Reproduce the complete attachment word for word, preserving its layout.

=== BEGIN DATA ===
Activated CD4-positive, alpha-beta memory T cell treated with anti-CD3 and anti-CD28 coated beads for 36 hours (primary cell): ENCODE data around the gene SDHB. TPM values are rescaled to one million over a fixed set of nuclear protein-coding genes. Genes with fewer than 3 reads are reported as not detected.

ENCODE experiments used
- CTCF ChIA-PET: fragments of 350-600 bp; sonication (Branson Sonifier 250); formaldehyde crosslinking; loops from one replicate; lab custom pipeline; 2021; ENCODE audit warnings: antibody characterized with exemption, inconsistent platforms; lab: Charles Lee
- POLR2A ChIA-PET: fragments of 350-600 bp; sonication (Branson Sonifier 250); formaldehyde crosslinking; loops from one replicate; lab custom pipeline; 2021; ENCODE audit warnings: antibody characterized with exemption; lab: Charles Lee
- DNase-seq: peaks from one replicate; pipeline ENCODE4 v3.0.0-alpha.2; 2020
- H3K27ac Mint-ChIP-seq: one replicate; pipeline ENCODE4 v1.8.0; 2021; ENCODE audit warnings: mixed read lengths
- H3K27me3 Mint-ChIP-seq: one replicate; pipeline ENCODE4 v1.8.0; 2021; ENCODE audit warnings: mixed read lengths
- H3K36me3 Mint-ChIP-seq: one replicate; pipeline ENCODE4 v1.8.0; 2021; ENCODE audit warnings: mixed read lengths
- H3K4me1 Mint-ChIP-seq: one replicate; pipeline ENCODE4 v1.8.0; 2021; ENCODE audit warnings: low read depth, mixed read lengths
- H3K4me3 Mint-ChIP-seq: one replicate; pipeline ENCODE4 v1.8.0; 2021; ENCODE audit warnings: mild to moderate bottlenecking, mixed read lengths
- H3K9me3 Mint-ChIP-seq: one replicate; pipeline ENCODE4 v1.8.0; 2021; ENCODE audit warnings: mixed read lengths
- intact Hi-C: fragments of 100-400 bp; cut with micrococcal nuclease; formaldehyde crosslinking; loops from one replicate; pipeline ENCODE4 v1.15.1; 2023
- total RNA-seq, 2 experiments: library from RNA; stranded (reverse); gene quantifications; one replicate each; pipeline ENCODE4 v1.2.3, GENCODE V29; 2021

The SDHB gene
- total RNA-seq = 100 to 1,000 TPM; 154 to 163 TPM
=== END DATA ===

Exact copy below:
Activated CD4-positive, alpha-beta memory T cell treated with anti-CD3 and anti-CD28 coated beads for 36 hours (primary cell): ENCODE data around the gene SDHB. TPM values are rescaled to one million over a fixed set of nuclear protein-coding genes. Genes with fewer than 3 reads are reported as not detected.

ENCODE experiments used
- CTCF ChIA-PET: fragments of 350-600 bp; sonication (Branson Sonifier 250); formaldehyde crosslinking; loops from one replicate; lab custom pipeline; 2021; ENCODE audit warnings: antibody characterized with exemption, inconsistent platforms; lab: Charles Lee
- POLR2A ChIA-PET: fragments of 350-600 bp; sonication (Branson Sonifier 250); formaldehyde crosslinking; loops from one replicate; lab custom pipeline; 2021; ENCODE audit warnings: antibody characterized with exemption; lab: Charles Lee
- DNase-seq: peaks from one replicate; pipeline ENCODE4 v3.0.0-alpha.2; 2020
- H3K27ac Mint-ChIP-seq: one replicate; pipeline ENCODE4 v1.8.0; 2021; ENCODE audit warnings: mixed read lengths
- H3K27me3 Mint-ChIP-seq: one replicate; pipeline ENCODE4 v1.8.0; 2021; ENCODE audit warnings: mixed read lengths
- H3K36me3 Mint-ChIP-seq: one replicate; pipeline ENCODE4 v1.8.0; 2021; ENCODE audit warnings: mixed read lengths
- H3K4me1 Mint-ChIP-seq: one replicate; pipeline ENCODE4 v1.8.0; 2021; ENCODE audit warnings: low read depth, mixed read lengths
- H3K4me3 Mint-ChIP-seq: one replicate; pipeline ENCODE4 v1.8.0; 2021; ENCODE audit warnings: mild to moderate bottlenecking, mixed read lengths
- H3K9me3 Mint-ChIP-seq: one replicate; pipeline ENCODE4 v1.8.0; 2021; ENCODE audit warnings: mixed read lengths
- intact Hi-C: fragments of 100-400 bp; cut with micrococcal nuclease; formaldehyde crosslinking; loops from one replicate; pipeline ENCODE4 v1.15.1; 2023
- total RNA-seq, 2 experiments: library from RNA; stranded (reverse); gene quantifications; one replicate each; pipeline ENCODE4 v1.2.3, GENCODE V29; 2021

The SDHB gene
- total RNA-seq = 100 to 1,000 TPM; 154 to 163 TPM